I do, to be perfectly honest. There are novels which show some ossification of social stratification in America, and in cities like Boston it is rampant. But generally I would say that there is a lot more social mobility in this country than in Britain. It is one of the reasons why I find there is a much greater degree of opportunity for someone like me than back in my home country of the UK. I have become a citizen of the United States, and while I am in no way disdainful of Britain and enormously affectionate of it, I am pleased that I am an American.
Your next choice, Crossing to Safety by Wallace Stegner, is about the friendships between two very different couples who met during the Great Depression.
In a way this is an expansion of the theme in Stoner, once again set in a university. It is a novel mainly about friendship and suffering. It is very sad, beginning with the death of one of the protagonists and how it ends is incredibly touching. Wallace Stegner is known as the great western novelist and is famous for books about Montana and the crossing of the west, most notably a novel called AngleofRepose which is an absolute classic. But in terms of human tenderness I find this particular book remarkable and unforgettable.
The couples are very different characters – one is a very subdued elder couple.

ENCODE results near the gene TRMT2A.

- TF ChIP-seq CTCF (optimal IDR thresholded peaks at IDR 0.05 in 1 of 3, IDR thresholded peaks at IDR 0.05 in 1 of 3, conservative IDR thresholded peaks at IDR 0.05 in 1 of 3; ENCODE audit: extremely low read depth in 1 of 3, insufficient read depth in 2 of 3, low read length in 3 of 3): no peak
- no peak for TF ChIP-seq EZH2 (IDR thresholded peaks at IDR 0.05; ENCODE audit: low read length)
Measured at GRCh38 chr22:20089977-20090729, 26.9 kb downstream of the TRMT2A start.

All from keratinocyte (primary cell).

Yes, they are very different indeed. The differences between them are reflected particularly in the Vermont chapter, where all sorts of bizarre things happen during a walk in the woods. What I really love about this novel is the depth of friendship which crossed between these couples from very different classes, who are on the one hand academic failures and on the other academic successes.
Winesburg, Ohio by Sherwood Anderson looks at the strange and secret lives of this make-believe small town.
Yes, there is no Winesburg, Ohio. Most people think it is based on Sherwood Anderson’s home town in Ohio, called Clyde. It is the most remarkable novel, written in 1919 so I think we are going to see some publicity when it celebrates its centenary. Once again, rather like Stoner, it dropped out of circulation for long periods. It was very modern and groundbreaking for its time, an entirely new form of writing.
He draws about 20 portraits of people who lived in this mythical town. Most of them are seen through the eyes of a local newspaper reporter, a chap called George Willard. He calls the people “grotesques”. That is his word in 1919, but as with many English words things change subtly over the years – a better word to describe them now would be “eccentrics”. These are eccentrics that look for their own truths from whatever they were doing in the town, but they became very odd in their quests for those truths.
All of the people in it are very peculiar and have strange stories. But taken as a whole, the portrait of this little town is unforgettable and wonderful and I commend it to anyone. You could see a novel like MainStreet by Sinclair Lewis as being a great portrait of an American small town. But you see small towns in a much more impassioned way through the eyes of these grotesques, as reported by George Willard.
“These days there is the scourge of political correctness. Things like television and Walmart and the unifying forces of modern America reduce this eccentricity that was once a motif, particularly of these small towns.”